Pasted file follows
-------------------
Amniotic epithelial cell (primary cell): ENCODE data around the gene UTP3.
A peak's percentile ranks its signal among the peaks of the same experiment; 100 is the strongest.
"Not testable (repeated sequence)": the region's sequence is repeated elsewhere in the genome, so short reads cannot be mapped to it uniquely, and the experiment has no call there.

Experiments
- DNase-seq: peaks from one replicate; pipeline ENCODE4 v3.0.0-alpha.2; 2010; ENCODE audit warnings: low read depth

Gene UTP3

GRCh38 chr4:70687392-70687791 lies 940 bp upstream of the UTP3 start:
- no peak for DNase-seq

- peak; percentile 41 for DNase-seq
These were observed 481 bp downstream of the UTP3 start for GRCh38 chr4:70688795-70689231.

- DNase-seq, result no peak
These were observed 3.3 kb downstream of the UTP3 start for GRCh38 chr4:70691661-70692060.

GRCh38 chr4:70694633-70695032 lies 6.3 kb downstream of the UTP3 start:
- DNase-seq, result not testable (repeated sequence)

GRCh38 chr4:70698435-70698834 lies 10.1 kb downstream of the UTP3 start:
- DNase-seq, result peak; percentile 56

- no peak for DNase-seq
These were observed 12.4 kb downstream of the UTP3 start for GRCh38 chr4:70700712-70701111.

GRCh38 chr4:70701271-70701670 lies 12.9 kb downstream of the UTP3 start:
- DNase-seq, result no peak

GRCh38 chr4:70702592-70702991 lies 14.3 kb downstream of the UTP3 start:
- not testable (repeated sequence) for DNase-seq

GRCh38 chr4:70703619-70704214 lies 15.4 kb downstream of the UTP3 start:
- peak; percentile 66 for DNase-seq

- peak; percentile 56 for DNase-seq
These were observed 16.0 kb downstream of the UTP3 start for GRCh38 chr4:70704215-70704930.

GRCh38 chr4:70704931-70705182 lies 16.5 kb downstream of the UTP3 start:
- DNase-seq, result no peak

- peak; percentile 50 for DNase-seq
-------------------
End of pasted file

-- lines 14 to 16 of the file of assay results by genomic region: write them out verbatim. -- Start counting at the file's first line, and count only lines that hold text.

- DNase-seq, result not testable (repeated sequence)

GRCh38 chr4:70698435-70698834 lies 10.1 kb downstream of the UTP3 start:
- DNase-seq, result peak; percentile 56